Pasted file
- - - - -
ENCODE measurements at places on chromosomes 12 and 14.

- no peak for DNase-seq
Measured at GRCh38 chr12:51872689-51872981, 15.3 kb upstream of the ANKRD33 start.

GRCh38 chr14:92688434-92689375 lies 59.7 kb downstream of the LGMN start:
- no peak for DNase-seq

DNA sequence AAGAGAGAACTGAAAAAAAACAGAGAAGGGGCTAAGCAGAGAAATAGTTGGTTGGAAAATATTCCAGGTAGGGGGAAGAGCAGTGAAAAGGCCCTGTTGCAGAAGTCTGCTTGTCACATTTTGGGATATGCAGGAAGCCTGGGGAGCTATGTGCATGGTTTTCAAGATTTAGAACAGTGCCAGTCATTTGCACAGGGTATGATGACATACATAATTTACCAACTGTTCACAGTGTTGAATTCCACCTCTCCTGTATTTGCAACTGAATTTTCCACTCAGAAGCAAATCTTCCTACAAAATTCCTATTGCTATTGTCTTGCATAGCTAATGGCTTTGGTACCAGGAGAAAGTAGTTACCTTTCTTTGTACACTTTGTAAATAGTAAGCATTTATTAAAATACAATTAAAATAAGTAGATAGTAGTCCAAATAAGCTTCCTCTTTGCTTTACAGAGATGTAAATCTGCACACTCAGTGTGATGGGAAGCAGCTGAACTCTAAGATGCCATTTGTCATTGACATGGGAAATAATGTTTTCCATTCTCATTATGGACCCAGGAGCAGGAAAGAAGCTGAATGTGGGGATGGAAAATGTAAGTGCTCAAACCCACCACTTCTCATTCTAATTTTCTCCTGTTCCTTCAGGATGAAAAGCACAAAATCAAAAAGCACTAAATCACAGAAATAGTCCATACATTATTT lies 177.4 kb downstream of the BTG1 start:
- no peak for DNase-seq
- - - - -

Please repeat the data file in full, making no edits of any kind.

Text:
ENCODE measurements at places on chromosomes 12 and 14.

- no peak for DNase-seq
Measured at GRCh38 chr12:51872689-51872981, 15.3 kb upstream of the ANKRD33 start.

GRCh38 chr14:92688434-92689375 lies 59.7 kb downstream of the LGMN start:
- no peak for DNase-seq

DNA sequence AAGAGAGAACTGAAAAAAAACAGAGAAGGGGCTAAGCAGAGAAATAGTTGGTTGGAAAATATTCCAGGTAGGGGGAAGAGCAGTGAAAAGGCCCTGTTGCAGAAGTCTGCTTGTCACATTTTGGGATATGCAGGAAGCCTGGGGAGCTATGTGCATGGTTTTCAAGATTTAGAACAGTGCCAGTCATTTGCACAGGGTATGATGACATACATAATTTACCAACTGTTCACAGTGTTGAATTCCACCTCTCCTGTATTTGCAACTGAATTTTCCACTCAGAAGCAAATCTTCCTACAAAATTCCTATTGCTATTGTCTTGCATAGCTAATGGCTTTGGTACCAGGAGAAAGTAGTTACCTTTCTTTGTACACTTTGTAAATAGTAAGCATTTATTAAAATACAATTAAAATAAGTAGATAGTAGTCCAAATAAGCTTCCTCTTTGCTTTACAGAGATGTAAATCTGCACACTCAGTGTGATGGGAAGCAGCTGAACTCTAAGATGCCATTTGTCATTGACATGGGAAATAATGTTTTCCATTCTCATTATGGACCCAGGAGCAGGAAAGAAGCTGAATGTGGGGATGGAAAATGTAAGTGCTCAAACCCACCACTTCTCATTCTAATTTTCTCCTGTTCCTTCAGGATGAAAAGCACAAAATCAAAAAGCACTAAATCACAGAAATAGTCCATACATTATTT lies 177.4 kb downstream of the BTG1 start:
- no peak for DNase-seq